West Ham United strengthen links with South Asian communities with creation of Academy Link Mentor role

Rashid Abba with South Asian coaches


West Ham United’s links with the South Asian communities of east London have been strengthened by the appointment of the Club’s first Academy Link Mentor.

More than 325,000 South Asians (Indian, Pakistani and Bangladeshi) live in the London Boroughs of Newham, Redbridge, Tower Hamlets, Barking and Dagenham and Havering, and many of them are football lovers.

However, the ethnic group is significantly underrepresented across football, so, in line with the Club’s commitment to equality and diversity, the role of Academy Link Mentor has been created to provide opportunities and pathways for male and female players and coaches from South Asian backgrounds.

Rashid Abba, who has great experience of working with the local community as West Ham United Foundation’s Employability Manager, has taken on the role.

Abba, who began his career as a coach in Football in the Community Programme, Academy coach and talent scout with Leicester City over 30 years ago, is a recognisable and popular figure across east London and beyond. He is relishing the opportunity to help South Asians establish a route to the Academy of Football.

I know from my work with the Foundation that there are thousands of Asians and British Asians who are very passionate about the game and love football

Rashid Abba

“I am honoured and proud to be taking on this important unique role as the Academy’s first Link Mentor,” said Abba, who was presented with the FA’s Special Recognition award at the British Ethnic Diversity Sports Awards in 2017.

“I know from my work with the Foundation that there are thousands of Asians and British Asians who are very passionate about the game and love football, with many of them playing in affiliated county FA leagues and qualified coaches coaching grassroots teams at different ages and also taking part in Foundation coaching schemes.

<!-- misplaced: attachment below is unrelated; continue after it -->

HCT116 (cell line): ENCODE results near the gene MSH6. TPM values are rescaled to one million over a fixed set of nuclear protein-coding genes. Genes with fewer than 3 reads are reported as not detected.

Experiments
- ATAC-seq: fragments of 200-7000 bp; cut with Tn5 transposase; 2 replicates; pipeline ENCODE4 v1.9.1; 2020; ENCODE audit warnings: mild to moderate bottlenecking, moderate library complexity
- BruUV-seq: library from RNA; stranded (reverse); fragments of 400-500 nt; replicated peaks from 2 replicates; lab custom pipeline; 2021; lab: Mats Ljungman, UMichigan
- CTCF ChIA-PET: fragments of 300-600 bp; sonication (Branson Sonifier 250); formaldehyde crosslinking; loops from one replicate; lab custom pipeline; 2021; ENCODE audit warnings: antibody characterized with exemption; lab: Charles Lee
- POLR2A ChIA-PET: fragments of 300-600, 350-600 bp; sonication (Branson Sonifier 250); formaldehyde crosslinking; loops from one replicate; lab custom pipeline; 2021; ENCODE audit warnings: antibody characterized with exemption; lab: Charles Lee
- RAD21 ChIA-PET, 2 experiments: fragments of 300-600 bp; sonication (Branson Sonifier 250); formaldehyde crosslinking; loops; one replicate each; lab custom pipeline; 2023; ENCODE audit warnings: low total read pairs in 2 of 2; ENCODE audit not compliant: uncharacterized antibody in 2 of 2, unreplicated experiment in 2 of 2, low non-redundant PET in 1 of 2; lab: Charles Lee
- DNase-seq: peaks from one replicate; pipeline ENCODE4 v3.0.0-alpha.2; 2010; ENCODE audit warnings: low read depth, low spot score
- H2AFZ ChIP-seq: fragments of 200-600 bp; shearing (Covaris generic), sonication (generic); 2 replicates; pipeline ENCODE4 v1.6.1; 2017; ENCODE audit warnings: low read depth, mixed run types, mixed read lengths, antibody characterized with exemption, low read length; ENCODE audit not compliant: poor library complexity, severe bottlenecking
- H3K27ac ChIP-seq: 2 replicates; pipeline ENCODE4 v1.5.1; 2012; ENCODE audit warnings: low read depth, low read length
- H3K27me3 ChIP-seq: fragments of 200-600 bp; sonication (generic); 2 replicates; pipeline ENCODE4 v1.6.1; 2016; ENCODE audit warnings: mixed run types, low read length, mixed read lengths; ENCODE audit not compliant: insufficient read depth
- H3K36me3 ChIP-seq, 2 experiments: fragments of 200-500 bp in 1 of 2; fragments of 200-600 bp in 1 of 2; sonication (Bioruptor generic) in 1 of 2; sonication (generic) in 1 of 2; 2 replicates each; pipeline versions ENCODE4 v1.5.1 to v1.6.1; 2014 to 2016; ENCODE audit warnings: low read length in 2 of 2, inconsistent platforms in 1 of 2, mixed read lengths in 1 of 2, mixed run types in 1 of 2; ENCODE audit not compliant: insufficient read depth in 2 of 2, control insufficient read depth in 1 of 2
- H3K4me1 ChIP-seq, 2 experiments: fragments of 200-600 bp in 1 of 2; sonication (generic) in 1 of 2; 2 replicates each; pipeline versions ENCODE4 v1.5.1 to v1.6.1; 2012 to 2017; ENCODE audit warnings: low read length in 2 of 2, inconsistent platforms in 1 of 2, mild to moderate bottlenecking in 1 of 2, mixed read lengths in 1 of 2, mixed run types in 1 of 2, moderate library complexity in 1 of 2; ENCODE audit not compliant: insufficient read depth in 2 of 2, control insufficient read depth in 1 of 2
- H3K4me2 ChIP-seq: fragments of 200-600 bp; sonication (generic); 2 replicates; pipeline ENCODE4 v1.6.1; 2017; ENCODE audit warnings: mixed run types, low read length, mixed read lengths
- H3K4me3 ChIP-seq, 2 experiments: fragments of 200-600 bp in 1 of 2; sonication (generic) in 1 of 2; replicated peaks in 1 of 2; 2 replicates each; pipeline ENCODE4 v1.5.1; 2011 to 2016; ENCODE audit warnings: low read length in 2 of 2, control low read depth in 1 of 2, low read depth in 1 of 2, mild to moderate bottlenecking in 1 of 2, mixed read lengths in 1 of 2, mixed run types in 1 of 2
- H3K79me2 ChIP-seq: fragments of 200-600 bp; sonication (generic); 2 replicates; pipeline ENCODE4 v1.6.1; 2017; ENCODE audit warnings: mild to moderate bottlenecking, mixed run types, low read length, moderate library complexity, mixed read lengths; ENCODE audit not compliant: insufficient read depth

“However, despite this keen interest, we have not seen enough Asian players and coaches recruited by Academies and go on to forge careers in the professional game – so my primary role will be to develop initiatives that create pathways for those players, coaches and scouts, male and female, to increase their representation at both the Academy and the Foundation, while also helping their own grassroots clubs continue to grow.”


Rashid Abba with South Asian coaches


West Ham United Academy Manager Ricky Martin said: “The Academy's Link Mentor will provide a link between the Academy and grassroots clubs to ensure talented players who live or play football within the West Ham United catchment area are provided with opportunities to fulfil their potential and continue the Club's rich history of producing homegrown players and develop a range of initiatives that create pathways for players, coaches and scouts from different backgrounds, demographics and cultures.”

Inclusive Irons’ Apu Vyas, who is also a member of the Independent Supporters’ Committee, said: “West Ham has had strong support from the local Asian population for many decades now and Asian faces in the crowds at Upton Park and now at the London Stadium has always seen healthy numbers.

“One of the aims of the Inclusive Irons when it was set up (initially as the BAME Hammers) was to increase those numbers to be even more reflective of the local population and aid the Hammers and the Foundation to continue their work within the community and perhaps publicise it more.


Rashid Abba has more than 30 years of experience working in football


“We've been proud of the efforts of the club to be not just inclusive but proactive as demonstrated by the recent launch of The London Charter.  We are also immensely proud of characters like Rashid Abba who had been at West Ham for about twenty years and has trained many local coaches and given large swathes of the local population access to the skills and knowledge of a Premier League football club.

“We've seen several players with South Asian Heritage represent the women's team which has been fabulous. Now we're desperate to see South Asians break into the men's team.  

“West Ham have a history of pioneering minorities as they did in the 70s when they became the first professional team to field three black players. We'd love it if we can do something similar with South Asians!”

For more information about joining Inclusive Irons, click here.

To find out more about the Academy Link Mentor’s role and how West Ham United is working with the South Asian communities of east London, email Rashid Abba at [email protected].


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